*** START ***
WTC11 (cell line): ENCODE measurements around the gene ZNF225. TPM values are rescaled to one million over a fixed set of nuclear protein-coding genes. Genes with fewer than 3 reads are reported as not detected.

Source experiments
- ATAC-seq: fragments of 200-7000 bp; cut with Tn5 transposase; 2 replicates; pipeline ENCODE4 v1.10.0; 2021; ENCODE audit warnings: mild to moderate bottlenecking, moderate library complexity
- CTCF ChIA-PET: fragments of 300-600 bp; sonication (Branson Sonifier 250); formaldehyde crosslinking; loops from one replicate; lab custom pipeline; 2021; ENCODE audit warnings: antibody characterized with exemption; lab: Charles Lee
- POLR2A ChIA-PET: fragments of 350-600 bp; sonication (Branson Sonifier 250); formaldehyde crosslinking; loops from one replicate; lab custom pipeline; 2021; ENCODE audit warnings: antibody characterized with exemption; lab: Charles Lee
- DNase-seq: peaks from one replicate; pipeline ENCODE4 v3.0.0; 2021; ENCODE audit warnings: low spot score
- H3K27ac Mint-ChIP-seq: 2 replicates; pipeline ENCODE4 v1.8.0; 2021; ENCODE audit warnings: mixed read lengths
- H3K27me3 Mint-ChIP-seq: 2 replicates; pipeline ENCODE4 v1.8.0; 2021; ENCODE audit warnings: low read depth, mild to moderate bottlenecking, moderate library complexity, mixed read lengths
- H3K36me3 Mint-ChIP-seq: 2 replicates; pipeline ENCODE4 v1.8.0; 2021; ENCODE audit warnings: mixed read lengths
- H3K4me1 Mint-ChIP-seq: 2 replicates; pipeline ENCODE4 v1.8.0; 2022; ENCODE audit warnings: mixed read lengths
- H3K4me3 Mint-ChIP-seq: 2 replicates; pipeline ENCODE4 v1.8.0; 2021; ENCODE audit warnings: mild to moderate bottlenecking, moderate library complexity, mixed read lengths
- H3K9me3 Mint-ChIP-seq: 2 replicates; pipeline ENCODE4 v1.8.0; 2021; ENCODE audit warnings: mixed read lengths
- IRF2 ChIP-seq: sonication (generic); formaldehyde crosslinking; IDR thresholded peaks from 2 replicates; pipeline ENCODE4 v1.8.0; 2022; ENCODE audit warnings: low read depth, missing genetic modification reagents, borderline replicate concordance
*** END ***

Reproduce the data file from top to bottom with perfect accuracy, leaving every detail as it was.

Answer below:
WTC11 (cell line): ENCODE measurements around the gene ZNF225. TPM values are rescaled to one million over a fixed set of nuclear protein-coding genes. Genes with fewer than 3 reads are reported as not detected.

Source experiments
- ATAC-seq: fragments of 200-7000 bp; cut with Tn5 transposase; 2 replicates; pipeline ENCODE4 v1.10.0; 2021; ENCODE audit warnings: mild to moderate bottlenecking, moderate library complexity
- CTCF ChIA-PET: fragments of 300-600 bp; sonication (Branson Sonifier 250); formaldehyde crosslinking; loops from one replicate; lab custom pipeline; 2021; ENCODE audit warnings: antibody characterized with exemption; lab: Charles Lee
- POLR2A ChIA-PET: fragments of 350-600 bp; sonication (Branson Sonifier 250); formaldehyde crosslinking; loops from one replicate; lab custom pipeline; 2021; ENCODE audit warnings: antibody characterized with exemption; lab: Charles Lee
- DNase-seq: peaks from one replicate; pipeline ENCODE4 v3.0.0; 2021; ENCODE audit warnings: low spot score
- H3K27ac Mint-ChIP-seq: 2 replicates; pipeline ENCODE4 v1.8.0; 2021; ENCODE audit warnings: mixed read lengths
- H3K27me3 Mint-ChIP-seq: 2 replicates; pipeline ENCODE4 v1.8.0; 2021; ENCODE audit warnings: low read depth, mild to moderate bottlenecking, moderate library complexity, mixed read lengths
- H3K36me3 Mint-ChIP-seq: 2 replicates; pipeline ENCODE4 v1.8.0; 2021; ENCODE audit warnings: mixed read lengths
- H3K4me1 Mint-ChIP-seq: 2 replicates; pipeline ENCODE4 v1.8.0; 2022; ENCODE audit warnings: mixed read lengths
- H3K4me3 Mint-ChIP-seq: 2 replicates; pipeline ENCODE4 v1.8.0; 2021; ENCODE audit warnings: mild to moderate bottlenecking, moderate library complexity, mixed read lengths
- H3K9me3 Mint-ChIP-seq: 2 replicates; pipeline ENCODE4 v1.8.0; 2021; ENCODE audit warnings: mixed read lengths
- IRF2 ChIP-seq: sonication (generic); formaldehyde crosslinking; IDR thresholded peaks from 2 replicates; pipeline ENCODE4 v1.8.0; 2022; ENCODE audit warnings: low read depth, missing genetic modification reagents, borderline replicate concordance